There aren't many concertos composed for timpani. But, as WRTI’s Susan Lewis reports, Maurice Wright has written a work that celebrates the instrument and its often untapped range.
Susan Lewis: Resounding Drums begins with a movement called Leviathan, recalling a large sea creature.
Music: Resounding Drums, Maurice Wright
Maurice Wright: This is a metaphor for our own emotional states...where we always have fears to confront and deep, dark things that are under. It also plays off the notion that the way the timpani’s overtones are spaced, it projects a note that is lower than is sounding at any one time.
SL: Exploring the timpani’s range, history, and melodic nature, Wright wanted his concerto to be full of contrasts.
MW: A lot of it is about drumming and refers to things that drums do well. But a lot is about singing and melody, which I think is unusual for the timpani.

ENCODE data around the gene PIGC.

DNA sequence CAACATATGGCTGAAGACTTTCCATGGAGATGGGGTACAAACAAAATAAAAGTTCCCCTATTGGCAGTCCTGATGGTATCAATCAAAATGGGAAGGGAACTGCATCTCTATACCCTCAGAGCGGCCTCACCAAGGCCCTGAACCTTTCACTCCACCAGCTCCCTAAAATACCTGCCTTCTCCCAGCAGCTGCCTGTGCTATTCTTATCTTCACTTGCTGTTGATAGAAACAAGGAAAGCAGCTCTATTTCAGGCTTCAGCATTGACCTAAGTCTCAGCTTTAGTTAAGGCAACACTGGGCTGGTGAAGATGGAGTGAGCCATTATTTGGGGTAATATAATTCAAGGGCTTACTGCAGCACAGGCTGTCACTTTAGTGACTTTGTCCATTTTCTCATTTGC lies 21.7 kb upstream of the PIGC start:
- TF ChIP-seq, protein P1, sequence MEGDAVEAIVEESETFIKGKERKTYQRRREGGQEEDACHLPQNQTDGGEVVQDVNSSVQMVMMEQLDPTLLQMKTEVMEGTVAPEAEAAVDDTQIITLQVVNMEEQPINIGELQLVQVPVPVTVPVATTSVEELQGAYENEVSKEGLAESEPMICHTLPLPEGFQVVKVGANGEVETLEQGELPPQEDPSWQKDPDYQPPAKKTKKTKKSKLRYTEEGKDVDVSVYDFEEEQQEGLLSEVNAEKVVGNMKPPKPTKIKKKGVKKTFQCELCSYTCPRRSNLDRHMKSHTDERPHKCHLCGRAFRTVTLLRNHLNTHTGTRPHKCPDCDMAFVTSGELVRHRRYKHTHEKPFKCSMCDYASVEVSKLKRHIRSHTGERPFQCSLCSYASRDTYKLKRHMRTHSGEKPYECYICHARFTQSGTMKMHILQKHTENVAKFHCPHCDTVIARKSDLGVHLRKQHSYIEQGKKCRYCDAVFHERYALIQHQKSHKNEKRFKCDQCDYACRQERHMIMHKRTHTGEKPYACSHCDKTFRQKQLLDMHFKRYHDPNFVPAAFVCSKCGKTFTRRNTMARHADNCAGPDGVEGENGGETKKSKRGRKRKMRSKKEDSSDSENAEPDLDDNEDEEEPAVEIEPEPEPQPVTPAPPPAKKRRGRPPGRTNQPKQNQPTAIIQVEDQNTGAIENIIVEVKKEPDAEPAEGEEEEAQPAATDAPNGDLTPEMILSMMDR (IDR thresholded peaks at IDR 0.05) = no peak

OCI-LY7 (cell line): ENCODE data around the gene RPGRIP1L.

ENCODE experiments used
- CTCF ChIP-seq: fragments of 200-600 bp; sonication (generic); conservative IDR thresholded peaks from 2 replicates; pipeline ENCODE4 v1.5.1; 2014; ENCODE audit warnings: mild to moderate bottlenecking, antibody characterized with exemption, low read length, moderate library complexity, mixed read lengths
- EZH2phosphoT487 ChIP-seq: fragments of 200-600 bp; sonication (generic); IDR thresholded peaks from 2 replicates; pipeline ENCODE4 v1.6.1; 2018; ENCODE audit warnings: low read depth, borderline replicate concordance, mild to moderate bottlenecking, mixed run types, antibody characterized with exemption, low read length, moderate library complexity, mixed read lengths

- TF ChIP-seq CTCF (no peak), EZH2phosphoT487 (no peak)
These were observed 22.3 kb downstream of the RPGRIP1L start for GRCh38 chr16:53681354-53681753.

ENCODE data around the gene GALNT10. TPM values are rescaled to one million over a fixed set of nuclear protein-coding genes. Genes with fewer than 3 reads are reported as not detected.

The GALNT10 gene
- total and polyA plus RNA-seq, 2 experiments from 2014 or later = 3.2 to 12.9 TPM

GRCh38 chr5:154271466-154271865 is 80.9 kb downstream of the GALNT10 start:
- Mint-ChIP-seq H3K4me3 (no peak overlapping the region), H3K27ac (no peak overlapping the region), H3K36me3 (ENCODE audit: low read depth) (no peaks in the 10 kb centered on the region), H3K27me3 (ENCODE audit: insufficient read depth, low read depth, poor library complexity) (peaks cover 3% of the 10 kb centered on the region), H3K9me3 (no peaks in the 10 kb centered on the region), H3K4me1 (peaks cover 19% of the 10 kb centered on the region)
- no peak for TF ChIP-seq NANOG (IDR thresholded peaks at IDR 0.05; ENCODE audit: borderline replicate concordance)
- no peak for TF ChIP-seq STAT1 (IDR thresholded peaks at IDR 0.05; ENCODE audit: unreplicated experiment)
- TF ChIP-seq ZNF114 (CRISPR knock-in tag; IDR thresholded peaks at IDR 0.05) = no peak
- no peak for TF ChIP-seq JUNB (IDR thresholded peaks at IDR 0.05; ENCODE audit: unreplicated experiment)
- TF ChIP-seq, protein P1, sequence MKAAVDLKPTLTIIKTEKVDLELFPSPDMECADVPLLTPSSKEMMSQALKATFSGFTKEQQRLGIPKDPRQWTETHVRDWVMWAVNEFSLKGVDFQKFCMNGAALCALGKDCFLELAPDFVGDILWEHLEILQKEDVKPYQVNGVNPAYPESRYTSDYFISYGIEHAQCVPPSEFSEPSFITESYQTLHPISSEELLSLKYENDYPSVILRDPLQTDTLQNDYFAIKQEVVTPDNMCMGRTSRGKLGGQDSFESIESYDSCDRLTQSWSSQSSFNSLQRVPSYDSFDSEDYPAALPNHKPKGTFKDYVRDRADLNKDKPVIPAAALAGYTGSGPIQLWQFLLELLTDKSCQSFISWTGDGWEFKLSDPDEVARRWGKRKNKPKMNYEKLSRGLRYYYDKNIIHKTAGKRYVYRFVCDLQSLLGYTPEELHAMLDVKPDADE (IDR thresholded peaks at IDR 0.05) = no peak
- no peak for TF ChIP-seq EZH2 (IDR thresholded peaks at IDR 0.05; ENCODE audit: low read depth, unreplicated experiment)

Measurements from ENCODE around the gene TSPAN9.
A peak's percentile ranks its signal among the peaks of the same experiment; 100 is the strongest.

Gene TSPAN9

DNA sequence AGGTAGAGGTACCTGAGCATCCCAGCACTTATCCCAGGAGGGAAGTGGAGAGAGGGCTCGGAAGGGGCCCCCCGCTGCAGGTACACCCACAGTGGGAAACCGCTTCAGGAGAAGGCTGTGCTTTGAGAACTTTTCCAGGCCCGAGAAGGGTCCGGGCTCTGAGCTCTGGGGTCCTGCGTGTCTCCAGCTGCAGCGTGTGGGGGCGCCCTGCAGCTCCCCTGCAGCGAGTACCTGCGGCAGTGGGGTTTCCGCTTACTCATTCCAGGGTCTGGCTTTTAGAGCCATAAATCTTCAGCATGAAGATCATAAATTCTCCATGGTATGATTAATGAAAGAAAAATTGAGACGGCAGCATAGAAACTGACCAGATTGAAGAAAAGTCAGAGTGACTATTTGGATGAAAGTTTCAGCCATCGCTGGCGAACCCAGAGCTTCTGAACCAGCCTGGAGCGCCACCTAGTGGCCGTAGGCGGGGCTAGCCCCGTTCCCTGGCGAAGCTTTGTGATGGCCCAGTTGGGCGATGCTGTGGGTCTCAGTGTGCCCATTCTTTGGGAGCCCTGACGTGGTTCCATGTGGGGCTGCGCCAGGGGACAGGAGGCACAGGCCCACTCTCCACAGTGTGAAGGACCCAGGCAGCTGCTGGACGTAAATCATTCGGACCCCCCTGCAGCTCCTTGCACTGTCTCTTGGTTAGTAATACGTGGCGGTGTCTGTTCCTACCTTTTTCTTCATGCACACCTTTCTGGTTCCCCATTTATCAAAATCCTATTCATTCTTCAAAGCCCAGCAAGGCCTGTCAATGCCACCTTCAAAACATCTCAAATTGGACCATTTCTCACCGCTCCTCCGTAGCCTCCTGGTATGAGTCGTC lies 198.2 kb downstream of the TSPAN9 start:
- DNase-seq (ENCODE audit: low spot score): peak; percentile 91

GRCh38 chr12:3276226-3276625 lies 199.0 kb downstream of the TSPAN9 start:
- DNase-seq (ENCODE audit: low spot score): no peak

SL: A cadenza features the melody in one hand and rhythm in the other. Philadelphia Orchestra prinicipal timpanist Don Liuzzi, for whom the work was written:
Don Liuzzi: I love the cadenza. It's really idiomatically written, but plenty challenging...he’s got an ostinato in the left hand, and then I’ve got a melody.
SL: Resounding Drums also recalls the use of the timpani in battle. The work is written for timpani and an orchestra, which includes strings, brass, harp, and woodwinds, as well as cymbals, flexatone, maracas, bells, rachet, tam tam and whip, among other percussion instruments.
Listen to WRTI on Sunday, June 25th at 1 pm to hear a re-broadcast of Don Liuzzi and the Philadelphia Orchestra perform Wright’s concerto, Resounding Drums, in a concert also featuring a new work by Jonathan Leshnoff, as well as music by Bernstein and Prokofiev.